What do you get when you combine a beer tent, a former gravel pit, and hell? If it’s Highlands Opera Studio’s production of The Leporello Diaries: an Unsolved Mystery you are referring to, then the answer is musical magic. Never one to be stopped by challenging circumstances, Stage Director and Production Designer Valerie Kuinka met the time and resource restrictions of COVID head on. She and her creative team produced an abridged version of Mozart’s Don Giovanni, live, in a semi-enclosed tent in Haliburton, Ontario on Aug. 19th and 20th. The opera was narrated by Richard Margison portraying Charles, a writer reading the long-lost diary of his great-great-great Uncle Leporello. The text itself, a witty combination of recitative summary and personal reflections by Leporello, was written by Lauren Margison. Richard Margison’s deadpan delivery of lines like “My master could not rest before bedding the barn girl” or—after listing the Don’s famous sexual conquests, “My God he must have been in good shape!”—were comedic gold.
The simple and effective sets enhanced a production where the real focus, unlike some lavish productions I have seen, was Mozart’s characters themselves. The young artists who portrayed these dramatic gems were in fine form. Dylan Wright was a sonorous and physically elegant Leporello whose harlequin-like light makeup highlighted the role’s comedic nature. Geoffrey Schellenberg was a menacing Don, his beautifully phrased “Là ci darem la mano” contrasting with his powerful death throe vocalizations. Lauren Margison’s (Donna Anna) “Non mi dir” demonstrated a mastery of her lower register while also commanding the higher vocal fireworks at the end of this show stopper. River Guard was a suave Don Ottavio, whose expressive legato would make any leading lady swoon. Sara Schabas was a delightfully coy Zerlina, singing a very sensuous “Vedrai, carino”. Tamar Simon’s (Donna Elvira) “Ah! chi mi dice mai” contained impressive mastery of its vocal fluctuations with securely attacked high notes. Brenden Friesen did double duty as Masetto and Il Commendatore, singing and acting with such versatility that one completely forgot it was the same artist. His fatal invitation to dinner, “Don Giovanni, a cenor teco,” was spellbinding, dramatically chilling, and vocally magnificent.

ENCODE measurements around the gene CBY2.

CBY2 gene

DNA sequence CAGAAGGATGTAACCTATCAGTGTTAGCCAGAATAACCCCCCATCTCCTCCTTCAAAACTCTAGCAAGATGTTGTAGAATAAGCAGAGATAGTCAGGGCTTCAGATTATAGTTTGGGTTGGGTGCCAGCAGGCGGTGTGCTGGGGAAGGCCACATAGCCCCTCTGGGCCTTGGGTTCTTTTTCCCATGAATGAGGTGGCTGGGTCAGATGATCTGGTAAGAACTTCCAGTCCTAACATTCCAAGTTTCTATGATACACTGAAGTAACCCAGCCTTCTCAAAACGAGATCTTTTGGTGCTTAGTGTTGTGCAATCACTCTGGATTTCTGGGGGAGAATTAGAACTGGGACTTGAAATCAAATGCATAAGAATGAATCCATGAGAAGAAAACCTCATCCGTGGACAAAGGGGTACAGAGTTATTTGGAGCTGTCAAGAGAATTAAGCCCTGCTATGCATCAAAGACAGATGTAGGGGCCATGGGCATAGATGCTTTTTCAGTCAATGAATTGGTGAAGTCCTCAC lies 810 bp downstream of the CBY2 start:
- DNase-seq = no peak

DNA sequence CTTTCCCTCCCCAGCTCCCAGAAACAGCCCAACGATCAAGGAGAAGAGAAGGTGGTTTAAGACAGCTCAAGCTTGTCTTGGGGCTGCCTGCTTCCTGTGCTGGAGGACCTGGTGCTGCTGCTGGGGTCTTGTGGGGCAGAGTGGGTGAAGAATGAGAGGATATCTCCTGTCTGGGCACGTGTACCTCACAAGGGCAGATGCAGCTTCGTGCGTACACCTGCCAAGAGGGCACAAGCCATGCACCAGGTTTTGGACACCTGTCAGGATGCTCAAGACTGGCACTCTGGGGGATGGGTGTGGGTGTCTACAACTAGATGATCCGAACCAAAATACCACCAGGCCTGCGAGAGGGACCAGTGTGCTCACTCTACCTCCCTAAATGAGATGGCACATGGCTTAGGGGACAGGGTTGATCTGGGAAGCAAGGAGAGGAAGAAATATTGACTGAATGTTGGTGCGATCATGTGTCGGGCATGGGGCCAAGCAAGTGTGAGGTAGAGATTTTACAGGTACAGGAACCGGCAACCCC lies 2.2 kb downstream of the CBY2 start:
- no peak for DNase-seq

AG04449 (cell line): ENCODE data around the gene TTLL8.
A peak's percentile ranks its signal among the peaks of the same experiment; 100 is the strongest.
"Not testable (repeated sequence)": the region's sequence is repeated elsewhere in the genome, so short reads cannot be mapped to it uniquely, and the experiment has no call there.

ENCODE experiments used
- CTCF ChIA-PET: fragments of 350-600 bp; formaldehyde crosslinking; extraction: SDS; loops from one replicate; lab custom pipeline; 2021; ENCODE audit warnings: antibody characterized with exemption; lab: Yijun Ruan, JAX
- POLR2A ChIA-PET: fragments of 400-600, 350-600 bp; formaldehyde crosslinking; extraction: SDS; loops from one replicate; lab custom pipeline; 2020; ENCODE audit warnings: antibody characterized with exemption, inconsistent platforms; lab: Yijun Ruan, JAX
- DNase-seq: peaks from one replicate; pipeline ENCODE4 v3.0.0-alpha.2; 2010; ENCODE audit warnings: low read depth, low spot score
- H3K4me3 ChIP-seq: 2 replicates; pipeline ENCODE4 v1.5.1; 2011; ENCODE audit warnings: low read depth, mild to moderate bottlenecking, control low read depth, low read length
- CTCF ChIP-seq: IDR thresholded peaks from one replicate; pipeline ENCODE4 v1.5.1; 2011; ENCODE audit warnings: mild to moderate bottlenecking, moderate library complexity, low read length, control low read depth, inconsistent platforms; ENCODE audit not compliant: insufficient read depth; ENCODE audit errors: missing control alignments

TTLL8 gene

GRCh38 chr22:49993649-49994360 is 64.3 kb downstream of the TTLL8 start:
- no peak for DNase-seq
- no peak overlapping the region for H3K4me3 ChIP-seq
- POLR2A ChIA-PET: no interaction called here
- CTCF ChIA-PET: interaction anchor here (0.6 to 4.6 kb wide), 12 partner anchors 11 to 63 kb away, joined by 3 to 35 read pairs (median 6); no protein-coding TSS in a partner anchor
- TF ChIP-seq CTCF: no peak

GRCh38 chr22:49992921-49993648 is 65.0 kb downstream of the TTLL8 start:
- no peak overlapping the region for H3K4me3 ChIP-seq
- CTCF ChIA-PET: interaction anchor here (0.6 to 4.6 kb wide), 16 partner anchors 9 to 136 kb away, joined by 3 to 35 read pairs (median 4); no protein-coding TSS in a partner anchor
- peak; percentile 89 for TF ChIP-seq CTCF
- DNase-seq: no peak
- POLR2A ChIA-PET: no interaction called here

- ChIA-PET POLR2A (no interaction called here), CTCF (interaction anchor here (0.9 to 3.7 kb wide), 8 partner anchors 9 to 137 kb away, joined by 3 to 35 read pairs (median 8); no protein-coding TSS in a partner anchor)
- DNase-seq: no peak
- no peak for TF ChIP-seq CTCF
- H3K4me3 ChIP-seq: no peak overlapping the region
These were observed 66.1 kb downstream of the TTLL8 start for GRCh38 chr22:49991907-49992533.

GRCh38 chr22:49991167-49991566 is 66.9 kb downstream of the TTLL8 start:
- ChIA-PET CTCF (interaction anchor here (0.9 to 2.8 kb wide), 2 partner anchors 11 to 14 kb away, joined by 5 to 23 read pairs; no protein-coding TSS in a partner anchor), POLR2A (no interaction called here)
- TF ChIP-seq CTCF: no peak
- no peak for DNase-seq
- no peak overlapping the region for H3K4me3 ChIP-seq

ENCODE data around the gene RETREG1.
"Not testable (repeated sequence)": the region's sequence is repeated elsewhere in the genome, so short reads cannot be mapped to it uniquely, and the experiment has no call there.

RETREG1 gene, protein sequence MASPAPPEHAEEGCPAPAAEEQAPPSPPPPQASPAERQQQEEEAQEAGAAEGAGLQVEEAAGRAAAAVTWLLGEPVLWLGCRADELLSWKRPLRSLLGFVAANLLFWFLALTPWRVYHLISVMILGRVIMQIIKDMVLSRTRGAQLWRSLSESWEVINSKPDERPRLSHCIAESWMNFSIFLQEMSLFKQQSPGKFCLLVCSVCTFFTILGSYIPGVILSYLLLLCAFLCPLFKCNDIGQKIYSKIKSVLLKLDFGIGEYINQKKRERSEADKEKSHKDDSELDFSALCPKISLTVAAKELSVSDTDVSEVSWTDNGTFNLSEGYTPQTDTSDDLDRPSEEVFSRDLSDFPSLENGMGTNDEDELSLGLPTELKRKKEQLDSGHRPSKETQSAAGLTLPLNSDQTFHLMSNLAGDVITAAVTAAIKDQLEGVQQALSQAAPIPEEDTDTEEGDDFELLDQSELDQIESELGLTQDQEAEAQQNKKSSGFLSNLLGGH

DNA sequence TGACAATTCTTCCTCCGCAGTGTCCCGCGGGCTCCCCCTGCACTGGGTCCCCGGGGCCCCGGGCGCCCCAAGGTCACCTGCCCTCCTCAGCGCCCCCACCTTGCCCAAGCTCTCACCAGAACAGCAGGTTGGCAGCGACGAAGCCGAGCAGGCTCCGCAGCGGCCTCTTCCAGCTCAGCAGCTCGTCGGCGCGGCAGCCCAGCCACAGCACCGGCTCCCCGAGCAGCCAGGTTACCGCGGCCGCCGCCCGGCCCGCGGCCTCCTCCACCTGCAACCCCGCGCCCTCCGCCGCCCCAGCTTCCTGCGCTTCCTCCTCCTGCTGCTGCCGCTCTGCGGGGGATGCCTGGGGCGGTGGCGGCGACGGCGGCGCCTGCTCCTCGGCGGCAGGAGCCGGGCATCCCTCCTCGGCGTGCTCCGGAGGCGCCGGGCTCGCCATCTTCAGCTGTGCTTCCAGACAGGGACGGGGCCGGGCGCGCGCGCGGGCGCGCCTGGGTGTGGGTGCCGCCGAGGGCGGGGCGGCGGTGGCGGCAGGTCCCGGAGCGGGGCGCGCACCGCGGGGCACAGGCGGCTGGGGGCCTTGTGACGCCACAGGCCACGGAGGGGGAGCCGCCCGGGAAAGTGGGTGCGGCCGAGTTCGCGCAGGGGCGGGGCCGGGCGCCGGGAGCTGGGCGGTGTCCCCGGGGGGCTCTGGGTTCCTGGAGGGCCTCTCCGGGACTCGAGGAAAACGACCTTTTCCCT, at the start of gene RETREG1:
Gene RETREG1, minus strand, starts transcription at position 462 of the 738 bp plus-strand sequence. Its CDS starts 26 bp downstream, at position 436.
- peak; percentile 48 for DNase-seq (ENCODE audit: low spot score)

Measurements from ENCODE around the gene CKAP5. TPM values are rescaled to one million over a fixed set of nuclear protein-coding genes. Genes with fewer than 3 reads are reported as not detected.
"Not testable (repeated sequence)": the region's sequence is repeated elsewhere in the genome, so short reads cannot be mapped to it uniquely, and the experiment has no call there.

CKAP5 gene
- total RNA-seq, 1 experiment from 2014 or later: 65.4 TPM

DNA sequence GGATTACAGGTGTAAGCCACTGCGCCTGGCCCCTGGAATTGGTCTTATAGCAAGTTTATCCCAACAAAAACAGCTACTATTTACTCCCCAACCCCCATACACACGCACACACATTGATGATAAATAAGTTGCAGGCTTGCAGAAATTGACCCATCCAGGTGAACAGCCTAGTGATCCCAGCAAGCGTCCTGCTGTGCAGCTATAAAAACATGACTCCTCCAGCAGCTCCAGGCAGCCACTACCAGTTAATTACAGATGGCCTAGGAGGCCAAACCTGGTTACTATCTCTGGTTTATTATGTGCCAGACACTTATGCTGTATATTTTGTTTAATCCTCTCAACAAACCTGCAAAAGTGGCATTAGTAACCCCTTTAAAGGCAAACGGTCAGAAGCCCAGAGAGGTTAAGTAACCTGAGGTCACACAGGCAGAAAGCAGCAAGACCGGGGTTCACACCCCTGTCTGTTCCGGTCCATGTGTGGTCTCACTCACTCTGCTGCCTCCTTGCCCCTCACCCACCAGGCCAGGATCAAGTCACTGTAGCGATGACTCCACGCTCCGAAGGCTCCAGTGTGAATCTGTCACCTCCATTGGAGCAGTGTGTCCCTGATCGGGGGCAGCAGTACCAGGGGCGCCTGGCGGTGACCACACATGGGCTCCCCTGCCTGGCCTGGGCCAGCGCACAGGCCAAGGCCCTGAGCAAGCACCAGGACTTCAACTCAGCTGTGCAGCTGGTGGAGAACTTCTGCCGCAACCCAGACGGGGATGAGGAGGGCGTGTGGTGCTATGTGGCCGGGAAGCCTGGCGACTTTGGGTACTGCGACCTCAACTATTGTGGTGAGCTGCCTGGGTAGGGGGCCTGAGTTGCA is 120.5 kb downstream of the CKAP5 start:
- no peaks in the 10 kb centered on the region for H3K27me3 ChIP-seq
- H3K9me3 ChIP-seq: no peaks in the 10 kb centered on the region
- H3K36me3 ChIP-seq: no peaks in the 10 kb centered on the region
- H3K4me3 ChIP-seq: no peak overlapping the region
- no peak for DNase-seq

Tasked with conducting and accompanying the singers was Stéphane Mayer, whose musical direction was never rushed, carefully capturing the nuances of Mozart’s sensitive dynamics. The fact that the ensembles were so musically unified is a testament to Mayer’s excellent collaboration with the singers. The fact that the audience was unphased that Mayer was playing an electronic piano was proof of his technical mastery. The tent itself was an acoustically friendly space located in beautiful Abbey Gardens, a lush organic farm in an educational greenspace of 300 acres. The setting added to the sensory delights of the evening. As the landscape darkened around the lit tent, the Don’s life was also plunged into darkness, making David Sweeney’s terrifying lighting in the death scene even more impressive, along with Beth Kipping’s lugubrious makeup on Friesen. After the opera, the audience stepped out into the beautiful Haliburton countryside under a full moon. If this was going to hell and back, I’d gladly do it again.
More information about The Leporello Diaries: an Unsolved Mystery can be found here.